MYC (V-Myc Avian Myelocytomatosis Viral Oncogene Homolog) is a Protein Coding gene. Diseases associated with MYC include burkitt lymphoma and myoclonus, familial cortical. Among its related pathways are Gene Expression and Signaling by GPCR. GO annotations related to this gene include transcription factor activity, sequence-specific DNA binding and RNA polymerase II core promoter proximal region sequence-specific DNA binding. An important paralog of this gene is MYCN. The protein encoded by this gene is a multifunctional, nuclear phosphoprotein that plays a role in cell cycle progression, apoptosis and cellular transformation. It functions as a transcription factor that regulates transcription of specific target genes. Mutations, overexpression, rearrangement and translocation of this gene have been associated with a variety of hematopoietic tumors, leukemias and lymphomas, including Burkitt lymphoma. There is evidence to show that alternative translation initiations from an upstream, in-frame non-AUG (CUG) and a downstream AUG start site result in the production of two isoforms with distinct N-termini. The synthesis of non-AUG initiated protein is suppressed in Burkitt's lymphomas, suggesting its importance in the normal function of this gene.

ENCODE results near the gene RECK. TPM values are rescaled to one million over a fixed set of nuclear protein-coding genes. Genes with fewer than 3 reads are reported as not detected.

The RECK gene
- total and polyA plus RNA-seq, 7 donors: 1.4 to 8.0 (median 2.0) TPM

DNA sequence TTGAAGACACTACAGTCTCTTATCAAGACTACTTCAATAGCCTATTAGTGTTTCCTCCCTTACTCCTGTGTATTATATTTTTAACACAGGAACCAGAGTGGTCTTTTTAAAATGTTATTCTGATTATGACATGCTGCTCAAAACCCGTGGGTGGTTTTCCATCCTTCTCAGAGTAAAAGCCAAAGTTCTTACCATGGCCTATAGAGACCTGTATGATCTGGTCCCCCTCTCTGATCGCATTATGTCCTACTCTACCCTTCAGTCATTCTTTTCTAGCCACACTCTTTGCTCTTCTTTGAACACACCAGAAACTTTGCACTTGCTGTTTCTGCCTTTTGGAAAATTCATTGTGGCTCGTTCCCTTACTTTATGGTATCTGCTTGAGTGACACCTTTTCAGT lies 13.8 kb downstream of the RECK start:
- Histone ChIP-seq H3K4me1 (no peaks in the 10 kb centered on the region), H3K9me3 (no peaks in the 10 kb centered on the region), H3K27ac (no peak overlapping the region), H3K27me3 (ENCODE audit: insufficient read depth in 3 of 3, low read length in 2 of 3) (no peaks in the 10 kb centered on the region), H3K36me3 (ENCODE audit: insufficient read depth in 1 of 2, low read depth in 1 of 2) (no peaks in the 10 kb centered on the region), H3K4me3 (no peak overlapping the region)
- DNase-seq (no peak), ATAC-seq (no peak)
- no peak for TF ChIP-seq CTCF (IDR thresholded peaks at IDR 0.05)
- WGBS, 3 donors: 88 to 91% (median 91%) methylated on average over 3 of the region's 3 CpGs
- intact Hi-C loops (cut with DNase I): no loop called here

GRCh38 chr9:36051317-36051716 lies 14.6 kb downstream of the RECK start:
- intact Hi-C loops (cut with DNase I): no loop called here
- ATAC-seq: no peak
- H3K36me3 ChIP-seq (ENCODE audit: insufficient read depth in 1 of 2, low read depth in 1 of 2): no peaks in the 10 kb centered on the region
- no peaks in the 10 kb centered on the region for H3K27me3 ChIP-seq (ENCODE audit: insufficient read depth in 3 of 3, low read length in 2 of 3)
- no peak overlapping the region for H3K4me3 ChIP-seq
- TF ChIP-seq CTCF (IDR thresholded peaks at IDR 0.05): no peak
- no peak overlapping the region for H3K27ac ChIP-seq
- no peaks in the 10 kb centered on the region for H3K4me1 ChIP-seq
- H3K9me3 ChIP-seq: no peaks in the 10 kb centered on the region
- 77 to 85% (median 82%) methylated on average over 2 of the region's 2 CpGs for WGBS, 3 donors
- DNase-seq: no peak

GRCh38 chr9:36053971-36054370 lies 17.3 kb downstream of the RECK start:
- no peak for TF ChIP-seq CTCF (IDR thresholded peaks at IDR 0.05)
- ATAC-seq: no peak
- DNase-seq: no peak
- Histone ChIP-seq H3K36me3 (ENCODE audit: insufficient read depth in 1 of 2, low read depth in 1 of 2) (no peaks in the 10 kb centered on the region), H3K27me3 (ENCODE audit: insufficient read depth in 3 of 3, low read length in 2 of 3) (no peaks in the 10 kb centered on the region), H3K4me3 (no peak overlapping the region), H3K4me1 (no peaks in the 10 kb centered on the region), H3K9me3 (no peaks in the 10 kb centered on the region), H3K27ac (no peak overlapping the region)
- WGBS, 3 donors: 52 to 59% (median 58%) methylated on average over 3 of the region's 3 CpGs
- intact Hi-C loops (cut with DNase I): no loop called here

Burkitt lymphoma (BL) [MIM:113970]: A form of undifferentiated malignant lymphoma commonly manifested as a large osteolytic lesion in the jaw or as an abdominal mass. Note=The gene represented in this entry is involved in disease pathogenesis. Chromosomal aberrations involving MYC are usually found in Burkitt lymphoma. Translocations t(8;14), t(8;22) or t(2;8) which juxtapose MYC to one of the heavy or light chain immunoglobulin gene loci. Note=A chromosomal aberration involving MYC may be a cause of a form of B-cell chronic lymphocytic leukemia. Translocation t(8;12)(q24;q22) with BTG1. Myc (c-Myc) is a regulator gene that codes for a transcription factor. The protein encoded by this gene is a multifunctional, nuclear phosphoprotein that plays a role in cell cycle progression, apoptosis and cellular transformation. Myc protein is a transcription factor that activates expression of many genes through binding enhancer box sequences (E-boxes) and recruiting histone acetyltransferases (HATs). It can also act as a transcriptional repressor. By binding Miz-1 transcription factor and displacing the p300 co-activator, it inhibits expression of Miz-1 target genes. In addition, myc has a direct role in the control of DNA replication.